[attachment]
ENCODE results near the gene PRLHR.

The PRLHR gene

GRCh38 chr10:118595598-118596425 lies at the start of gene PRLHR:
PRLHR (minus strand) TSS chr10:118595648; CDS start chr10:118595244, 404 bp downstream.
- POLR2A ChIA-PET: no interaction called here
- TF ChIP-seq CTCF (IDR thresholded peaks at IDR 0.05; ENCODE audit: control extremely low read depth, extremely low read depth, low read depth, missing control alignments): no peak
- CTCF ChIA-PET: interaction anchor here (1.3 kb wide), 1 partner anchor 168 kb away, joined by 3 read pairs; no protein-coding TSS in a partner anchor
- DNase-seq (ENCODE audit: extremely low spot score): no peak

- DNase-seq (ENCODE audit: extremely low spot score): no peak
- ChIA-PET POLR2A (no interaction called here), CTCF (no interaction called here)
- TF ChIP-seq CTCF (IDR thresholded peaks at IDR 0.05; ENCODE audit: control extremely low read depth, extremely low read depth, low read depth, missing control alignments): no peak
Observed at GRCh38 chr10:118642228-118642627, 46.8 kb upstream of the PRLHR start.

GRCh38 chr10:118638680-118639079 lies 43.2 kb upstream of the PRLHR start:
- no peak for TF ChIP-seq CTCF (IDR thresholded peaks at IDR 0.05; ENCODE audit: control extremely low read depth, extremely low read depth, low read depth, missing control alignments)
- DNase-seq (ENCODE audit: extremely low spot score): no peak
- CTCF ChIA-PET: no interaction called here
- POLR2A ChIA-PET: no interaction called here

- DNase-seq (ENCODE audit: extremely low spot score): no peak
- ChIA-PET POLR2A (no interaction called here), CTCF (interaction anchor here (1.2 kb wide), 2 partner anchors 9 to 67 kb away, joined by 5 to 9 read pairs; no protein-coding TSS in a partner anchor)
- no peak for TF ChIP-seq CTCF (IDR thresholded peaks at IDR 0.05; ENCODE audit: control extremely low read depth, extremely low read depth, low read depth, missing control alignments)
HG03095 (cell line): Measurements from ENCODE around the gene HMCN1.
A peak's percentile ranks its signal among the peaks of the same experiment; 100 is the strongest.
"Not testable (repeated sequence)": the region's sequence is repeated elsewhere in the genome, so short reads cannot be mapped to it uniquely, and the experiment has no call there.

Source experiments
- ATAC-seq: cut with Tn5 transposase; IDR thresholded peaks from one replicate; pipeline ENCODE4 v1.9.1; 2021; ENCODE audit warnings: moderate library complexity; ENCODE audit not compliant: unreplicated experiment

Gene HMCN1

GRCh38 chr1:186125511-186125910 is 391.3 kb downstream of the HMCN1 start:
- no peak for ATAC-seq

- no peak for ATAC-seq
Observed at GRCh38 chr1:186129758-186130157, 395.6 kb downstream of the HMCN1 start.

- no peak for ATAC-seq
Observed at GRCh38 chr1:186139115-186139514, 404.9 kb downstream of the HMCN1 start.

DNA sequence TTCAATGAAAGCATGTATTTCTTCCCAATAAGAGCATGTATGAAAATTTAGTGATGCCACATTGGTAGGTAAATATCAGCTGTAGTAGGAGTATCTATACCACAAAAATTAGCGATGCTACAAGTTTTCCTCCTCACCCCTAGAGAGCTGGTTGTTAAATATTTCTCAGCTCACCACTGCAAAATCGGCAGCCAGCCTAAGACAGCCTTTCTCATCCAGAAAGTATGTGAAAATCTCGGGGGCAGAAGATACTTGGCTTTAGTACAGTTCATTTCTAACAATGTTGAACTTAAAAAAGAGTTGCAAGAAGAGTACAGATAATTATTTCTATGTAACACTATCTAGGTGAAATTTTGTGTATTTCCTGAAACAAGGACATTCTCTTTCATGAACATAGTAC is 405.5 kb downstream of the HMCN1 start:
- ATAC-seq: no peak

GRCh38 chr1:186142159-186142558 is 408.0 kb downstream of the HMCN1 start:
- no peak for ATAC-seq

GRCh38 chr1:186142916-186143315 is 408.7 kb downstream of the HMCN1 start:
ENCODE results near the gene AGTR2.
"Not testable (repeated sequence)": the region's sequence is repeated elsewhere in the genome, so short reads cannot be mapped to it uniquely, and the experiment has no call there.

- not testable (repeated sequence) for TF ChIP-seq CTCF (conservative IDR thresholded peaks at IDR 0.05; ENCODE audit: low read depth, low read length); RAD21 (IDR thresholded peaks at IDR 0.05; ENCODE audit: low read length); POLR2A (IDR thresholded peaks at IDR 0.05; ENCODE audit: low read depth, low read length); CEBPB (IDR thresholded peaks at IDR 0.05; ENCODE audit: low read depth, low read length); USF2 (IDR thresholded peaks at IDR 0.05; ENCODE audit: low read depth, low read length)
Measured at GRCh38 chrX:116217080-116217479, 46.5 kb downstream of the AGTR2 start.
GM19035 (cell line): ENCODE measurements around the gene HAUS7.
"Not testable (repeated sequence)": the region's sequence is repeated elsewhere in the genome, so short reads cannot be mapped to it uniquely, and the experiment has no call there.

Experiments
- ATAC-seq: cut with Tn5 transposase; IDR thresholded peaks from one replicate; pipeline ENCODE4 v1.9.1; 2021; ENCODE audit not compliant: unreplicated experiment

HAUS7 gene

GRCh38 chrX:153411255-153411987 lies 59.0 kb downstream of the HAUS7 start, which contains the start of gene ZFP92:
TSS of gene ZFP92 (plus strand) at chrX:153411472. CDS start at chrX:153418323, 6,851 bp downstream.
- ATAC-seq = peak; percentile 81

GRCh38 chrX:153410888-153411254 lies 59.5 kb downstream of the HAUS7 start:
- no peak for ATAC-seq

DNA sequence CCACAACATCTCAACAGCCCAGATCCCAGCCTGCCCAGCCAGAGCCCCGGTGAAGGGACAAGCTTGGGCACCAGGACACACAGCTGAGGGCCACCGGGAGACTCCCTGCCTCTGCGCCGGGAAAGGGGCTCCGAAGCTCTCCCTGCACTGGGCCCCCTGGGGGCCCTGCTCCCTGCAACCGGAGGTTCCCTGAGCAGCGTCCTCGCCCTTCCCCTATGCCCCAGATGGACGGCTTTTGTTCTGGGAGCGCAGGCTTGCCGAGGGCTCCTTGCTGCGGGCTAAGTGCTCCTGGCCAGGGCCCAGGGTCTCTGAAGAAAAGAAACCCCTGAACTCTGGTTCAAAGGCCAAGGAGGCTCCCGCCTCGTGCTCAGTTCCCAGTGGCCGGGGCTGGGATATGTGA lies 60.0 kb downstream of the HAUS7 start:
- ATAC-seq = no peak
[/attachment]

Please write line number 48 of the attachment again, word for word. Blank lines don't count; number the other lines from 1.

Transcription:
TSS of gene ZFP92 (plus strand) at chrX:153411472. CDS start at chrX:153418323, 6,851 bp downstream.